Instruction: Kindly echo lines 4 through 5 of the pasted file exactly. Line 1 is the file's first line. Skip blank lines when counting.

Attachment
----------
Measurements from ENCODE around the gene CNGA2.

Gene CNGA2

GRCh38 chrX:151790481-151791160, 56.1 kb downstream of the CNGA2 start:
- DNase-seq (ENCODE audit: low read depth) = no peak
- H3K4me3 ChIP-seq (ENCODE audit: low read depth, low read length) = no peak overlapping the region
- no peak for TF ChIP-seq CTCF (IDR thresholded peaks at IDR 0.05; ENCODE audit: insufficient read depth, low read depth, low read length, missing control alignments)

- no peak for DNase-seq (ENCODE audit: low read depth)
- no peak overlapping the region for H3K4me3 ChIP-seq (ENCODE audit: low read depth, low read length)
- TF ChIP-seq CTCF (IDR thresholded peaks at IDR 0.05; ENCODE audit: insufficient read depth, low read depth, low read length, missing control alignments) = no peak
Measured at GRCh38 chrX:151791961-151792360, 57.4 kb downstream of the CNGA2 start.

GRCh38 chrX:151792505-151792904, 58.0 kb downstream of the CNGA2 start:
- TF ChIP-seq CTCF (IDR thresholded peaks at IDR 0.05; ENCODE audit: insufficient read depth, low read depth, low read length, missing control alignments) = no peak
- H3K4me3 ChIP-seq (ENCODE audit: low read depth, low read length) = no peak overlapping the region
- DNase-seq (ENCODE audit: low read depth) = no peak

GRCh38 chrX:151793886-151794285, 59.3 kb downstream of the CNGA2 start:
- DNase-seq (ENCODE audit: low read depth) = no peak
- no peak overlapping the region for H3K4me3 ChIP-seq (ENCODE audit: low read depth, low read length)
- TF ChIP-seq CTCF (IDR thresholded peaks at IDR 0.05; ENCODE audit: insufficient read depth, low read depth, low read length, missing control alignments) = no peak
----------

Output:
- DNase-seq (ENCODE audit: low read depth) = no peak
- H3K4me3 ChIP-seq (ENCODE audit: low read depth, low read length) = no peak overlapping the region